In mid-July Ethiopian journalist and blogger Eskinder Nega was sentenced to eighteen years in prison under what EFF calls a “sweeping and overbroad Anti-Terrorism Proclamation” that has put “one hundred other Ethiopians, including nine journalists” into prison cells. The law was also used in December 2011 to convict two Swedish journalists on similar charges of supporting terrorism.
This, of course, is one of the outcomes of the absurd lengths governments will go for national security: using its power to crush dissidence.
Terrorist acts are broadly defined, according to Ethiopia’s 2009 Anti-Terrorism Proclamation, as a person or group “intending to advance a political, religious, or ideological cause by coercing the government, intimidating the public or section of the public, or destabilizing or destroying the fundamental political, constitutional or, economic or social institutions of the country.” Such individuals or groups can do so in a number of ways. Journalists such as Nega are being prosecuted for supposedly encouraging terrorism.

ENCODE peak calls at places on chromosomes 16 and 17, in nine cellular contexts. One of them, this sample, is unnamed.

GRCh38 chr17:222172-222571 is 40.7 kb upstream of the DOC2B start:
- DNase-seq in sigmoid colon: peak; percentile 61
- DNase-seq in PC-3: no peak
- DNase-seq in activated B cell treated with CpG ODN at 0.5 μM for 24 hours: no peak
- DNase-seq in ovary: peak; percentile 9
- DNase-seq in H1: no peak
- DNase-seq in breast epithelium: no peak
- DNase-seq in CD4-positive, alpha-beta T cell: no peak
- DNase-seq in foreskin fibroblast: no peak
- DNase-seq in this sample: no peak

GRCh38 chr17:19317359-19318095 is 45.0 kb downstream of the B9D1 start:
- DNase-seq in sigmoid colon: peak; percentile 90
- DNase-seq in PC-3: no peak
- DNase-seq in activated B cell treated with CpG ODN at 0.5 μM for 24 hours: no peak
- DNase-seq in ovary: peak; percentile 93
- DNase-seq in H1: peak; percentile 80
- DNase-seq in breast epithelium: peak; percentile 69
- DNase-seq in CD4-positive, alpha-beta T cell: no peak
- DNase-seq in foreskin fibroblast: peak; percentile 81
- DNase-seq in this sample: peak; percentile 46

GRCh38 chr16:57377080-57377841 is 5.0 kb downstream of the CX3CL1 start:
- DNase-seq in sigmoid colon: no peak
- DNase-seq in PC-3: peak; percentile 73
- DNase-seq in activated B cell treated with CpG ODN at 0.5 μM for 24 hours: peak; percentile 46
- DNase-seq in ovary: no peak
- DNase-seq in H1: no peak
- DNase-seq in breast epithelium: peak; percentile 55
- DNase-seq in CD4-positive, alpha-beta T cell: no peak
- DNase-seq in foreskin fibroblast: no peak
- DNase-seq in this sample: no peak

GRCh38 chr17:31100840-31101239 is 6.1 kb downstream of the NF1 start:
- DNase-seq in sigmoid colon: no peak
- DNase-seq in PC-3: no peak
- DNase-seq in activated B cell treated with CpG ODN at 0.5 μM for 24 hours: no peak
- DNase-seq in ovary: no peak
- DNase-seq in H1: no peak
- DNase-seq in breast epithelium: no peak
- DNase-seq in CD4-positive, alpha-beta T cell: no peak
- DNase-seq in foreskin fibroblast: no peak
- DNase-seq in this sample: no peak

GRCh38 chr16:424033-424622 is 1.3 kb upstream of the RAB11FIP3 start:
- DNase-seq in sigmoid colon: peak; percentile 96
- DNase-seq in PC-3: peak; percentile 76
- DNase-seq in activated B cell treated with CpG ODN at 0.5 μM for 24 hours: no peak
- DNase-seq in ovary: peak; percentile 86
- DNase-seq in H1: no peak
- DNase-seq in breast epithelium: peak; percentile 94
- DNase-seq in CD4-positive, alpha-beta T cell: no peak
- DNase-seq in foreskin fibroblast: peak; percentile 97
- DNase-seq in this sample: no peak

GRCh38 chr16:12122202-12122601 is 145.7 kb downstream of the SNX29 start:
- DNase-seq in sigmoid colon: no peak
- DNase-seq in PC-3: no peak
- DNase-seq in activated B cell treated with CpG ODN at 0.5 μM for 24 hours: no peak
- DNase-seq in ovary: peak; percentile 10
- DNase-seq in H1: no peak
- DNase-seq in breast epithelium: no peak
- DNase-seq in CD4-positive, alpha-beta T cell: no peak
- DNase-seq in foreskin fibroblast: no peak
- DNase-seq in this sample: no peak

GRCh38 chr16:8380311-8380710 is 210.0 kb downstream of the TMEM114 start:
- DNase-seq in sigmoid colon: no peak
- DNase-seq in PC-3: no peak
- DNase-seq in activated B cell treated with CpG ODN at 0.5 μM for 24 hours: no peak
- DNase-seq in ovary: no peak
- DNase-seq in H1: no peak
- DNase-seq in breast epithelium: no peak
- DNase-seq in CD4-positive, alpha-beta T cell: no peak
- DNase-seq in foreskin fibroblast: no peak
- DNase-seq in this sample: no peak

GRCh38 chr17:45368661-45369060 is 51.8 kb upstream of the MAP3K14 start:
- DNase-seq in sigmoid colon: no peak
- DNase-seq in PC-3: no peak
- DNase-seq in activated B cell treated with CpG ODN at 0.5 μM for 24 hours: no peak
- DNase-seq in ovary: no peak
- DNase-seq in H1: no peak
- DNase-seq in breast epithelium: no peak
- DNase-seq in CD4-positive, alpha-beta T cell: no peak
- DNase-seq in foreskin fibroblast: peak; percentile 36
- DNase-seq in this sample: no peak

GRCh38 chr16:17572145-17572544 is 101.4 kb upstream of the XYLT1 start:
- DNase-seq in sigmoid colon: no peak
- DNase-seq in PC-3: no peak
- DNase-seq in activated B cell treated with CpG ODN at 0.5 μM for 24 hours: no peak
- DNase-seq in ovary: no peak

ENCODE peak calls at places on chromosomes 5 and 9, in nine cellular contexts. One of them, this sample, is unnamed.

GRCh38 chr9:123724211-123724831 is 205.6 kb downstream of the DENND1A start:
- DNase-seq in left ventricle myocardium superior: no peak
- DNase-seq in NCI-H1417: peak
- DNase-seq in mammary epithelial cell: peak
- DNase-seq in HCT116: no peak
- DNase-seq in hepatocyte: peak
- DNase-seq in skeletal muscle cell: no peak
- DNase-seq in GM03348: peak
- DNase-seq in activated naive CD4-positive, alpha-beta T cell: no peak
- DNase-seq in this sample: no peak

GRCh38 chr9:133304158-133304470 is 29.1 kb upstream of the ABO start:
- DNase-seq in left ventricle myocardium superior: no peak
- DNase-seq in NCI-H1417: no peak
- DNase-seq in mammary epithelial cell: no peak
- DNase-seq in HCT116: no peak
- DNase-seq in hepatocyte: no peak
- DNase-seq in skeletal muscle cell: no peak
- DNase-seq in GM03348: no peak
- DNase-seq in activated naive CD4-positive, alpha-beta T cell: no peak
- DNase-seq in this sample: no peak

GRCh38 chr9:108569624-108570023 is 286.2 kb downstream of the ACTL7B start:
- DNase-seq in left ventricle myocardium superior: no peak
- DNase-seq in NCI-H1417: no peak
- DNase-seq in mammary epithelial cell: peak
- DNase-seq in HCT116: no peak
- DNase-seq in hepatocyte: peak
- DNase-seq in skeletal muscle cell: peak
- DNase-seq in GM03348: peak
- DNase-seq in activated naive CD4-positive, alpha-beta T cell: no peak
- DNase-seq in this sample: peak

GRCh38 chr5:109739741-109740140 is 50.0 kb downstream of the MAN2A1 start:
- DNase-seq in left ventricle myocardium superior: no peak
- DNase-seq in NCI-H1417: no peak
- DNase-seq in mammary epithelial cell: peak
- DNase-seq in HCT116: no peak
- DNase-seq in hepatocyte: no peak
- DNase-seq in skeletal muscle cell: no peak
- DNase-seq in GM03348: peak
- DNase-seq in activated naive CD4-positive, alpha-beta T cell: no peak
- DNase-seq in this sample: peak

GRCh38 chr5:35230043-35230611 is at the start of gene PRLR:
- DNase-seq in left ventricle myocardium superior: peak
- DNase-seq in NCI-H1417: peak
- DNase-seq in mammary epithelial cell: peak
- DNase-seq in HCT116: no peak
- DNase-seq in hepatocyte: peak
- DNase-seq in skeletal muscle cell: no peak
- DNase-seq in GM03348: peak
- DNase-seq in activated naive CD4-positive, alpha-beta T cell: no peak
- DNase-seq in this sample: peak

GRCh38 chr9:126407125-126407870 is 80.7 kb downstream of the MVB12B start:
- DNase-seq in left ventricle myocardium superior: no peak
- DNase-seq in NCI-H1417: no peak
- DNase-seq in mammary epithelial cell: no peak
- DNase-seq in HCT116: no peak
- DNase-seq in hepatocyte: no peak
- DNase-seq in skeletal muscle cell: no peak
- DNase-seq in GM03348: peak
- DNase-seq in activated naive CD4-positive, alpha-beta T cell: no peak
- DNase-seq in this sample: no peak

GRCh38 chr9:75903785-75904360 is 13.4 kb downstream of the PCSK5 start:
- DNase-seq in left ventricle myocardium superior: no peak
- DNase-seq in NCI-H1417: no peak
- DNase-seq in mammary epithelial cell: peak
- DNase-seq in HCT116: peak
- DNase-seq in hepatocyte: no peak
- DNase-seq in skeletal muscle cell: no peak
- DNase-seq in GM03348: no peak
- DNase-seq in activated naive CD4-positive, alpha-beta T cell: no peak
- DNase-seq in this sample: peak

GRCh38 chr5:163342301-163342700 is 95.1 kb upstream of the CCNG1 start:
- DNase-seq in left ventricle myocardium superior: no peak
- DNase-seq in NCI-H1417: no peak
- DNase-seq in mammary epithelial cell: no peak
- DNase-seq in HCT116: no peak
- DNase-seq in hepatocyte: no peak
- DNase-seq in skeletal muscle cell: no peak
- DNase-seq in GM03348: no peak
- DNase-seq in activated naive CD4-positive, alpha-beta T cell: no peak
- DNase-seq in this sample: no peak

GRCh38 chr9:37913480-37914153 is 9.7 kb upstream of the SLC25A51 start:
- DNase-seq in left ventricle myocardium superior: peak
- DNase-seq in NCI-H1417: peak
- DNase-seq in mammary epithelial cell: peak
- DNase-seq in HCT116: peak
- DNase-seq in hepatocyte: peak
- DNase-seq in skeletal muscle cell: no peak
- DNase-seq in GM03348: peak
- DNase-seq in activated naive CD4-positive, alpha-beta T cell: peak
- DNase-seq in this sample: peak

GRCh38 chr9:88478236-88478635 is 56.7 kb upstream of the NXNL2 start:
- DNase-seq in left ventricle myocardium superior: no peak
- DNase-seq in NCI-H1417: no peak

This gets right to the heart of a philosophical debate in modernity, in which anyone who criticizes the status quo, whether it be UK Uncut or Occupy Wall Street, could be accused to encouraging terrorism. The power structures are so frightened after answering for their actions, including corruption, that they simply label those with compelling voices as a terrorist or national security threat. It’s absurd and Orwellian but it is the world in which live.
Head over to EFF to see how to lend support to Nega’s cause.